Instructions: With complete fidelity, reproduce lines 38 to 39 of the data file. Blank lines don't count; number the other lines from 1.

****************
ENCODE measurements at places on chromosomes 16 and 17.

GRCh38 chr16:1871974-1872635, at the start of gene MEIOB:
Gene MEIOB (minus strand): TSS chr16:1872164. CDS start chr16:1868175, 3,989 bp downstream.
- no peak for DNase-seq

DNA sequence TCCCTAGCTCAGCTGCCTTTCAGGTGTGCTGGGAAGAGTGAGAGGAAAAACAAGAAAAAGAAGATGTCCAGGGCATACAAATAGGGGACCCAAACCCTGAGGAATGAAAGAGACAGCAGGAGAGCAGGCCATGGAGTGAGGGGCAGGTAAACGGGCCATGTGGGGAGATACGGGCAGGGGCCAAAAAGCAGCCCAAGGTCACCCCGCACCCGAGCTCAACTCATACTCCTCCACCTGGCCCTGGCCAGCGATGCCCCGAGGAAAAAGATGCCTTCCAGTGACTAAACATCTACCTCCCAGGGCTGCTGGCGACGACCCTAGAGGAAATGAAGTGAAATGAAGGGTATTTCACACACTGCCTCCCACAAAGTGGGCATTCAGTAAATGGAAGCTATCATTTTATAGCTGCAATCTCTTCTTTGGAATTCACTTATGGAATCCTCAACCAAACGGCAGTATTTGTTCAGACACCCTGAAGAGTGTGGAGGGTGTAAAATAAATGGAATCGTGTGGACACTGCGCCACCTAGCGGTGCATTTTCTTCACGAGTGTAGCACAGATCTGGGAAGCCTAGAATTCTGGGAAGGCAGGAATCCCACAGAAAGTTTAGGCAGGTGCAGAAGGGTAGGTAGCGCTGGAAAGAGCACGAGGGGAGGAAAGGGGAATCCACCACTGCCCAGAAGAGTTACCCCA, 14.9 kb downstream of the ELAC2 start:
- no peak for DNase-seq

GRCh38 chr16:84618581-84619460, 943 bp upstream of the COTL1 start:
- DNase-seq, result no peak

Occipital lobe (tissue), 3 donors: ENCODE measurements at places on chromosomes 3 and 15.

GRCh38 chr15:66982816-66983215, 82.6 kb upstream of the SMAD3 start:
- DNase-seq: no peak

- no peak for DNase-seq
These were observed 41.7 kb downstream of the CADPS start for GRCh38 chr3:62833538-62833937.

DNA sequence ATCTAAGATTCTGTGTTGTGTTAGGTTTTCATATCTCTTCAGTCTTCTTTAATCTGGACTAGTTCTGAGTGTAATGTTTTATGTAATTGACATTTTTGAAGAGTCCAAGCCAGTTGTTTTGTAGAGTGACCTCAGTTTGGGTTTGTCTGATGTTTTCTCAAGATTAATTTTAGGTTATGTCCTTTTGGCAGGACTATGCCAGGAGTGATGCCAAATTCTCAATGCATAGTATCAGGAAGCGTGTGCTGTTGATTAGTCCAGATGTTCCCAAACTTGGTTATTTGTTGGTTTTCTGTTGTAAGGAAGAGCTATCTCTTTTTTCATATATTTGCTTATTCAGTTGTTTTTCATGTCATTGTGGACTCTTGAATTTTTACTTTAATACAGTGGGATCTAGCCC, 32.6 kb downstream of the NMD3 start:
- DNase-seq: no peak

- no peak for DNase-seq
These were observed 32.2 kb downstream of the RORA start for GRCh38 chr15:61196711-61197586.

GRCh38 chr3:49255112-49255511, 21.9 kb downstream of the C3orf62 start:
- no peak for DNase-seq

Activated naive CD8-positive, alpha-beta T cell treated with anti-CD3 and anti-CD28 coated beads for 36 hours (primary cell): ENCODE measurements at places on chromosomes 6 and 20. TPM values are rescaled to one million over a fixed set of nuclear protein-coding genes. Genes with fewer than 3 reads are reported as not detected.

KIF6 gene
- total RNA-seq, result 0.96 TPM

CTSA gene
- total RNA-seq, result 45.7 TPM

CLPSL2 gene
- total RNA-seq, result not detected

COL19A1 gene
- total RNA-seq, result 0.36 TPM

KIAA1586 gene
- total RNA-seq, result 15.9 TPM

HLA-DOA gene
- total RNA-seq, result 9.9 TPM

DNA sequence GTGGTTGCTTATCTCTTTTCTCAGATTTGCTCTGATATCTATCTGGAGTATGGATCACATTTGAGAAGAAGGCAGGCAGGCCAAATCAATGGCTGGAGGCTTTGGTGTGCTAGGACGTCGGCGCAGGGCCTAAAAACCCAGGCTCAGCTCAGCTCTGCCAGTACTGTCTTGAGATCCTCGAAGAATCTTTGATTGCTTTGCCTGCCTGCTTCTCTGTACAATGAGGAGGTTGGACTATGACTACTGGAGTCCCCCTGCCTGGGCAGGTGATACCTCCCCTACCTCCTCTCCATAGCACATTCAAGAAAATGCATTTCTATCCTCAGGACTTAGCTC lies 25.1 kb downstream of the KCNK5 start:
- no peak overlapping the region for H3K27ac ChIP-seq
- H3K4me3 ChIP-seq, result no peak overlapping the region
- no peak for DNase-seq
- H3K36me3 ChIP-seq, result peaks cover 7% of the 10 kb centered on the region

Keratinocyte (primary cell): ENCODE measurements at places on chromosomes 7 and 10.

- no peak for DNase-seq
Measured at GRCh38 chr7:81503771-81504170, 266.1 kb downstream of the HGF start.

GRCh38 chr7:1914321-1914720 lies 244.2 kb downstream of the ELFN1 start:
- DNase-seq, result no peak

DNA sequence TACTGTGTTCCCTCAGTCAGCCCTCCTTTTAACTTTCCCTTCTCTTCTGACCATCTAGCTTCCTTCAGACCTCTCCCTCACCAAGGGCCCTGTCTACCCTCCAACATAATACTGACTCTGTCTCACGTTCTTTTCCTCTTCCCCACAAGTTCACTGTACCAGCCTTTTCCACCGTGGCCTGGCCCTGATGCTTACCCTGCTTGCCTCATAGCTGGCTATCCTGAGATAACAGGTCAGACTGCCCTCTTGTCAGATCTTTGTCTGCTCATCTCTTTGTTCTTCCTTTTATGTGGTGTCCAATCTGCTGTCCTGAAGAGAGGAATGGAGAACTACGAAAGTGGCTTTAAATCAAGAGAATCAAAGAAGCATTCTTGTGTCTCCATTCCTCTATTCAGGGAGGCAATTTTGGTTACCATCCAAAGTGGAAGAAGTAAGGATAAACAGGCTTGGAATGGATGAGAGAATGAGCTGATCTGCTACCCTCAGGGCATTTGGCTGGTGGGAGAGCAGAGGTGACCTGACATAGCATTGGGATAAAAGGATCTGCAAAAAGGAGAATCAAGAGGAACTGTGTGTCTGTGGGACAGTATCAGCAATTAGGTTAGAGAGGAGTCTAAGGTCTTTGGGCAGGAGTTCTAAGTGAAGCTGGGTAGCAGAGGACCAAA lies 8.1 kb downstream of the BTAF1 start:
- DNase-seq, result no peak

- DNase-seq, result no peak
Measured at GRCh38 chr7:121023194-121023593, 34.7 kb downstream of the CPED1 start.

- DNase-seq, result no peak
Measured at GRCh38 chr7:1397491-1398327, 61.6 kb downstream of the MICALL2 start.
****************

Keratinocyte (primary cell): ENCODE measurements at places on chromosomes 7 and 10.

- no peak for DNase-seq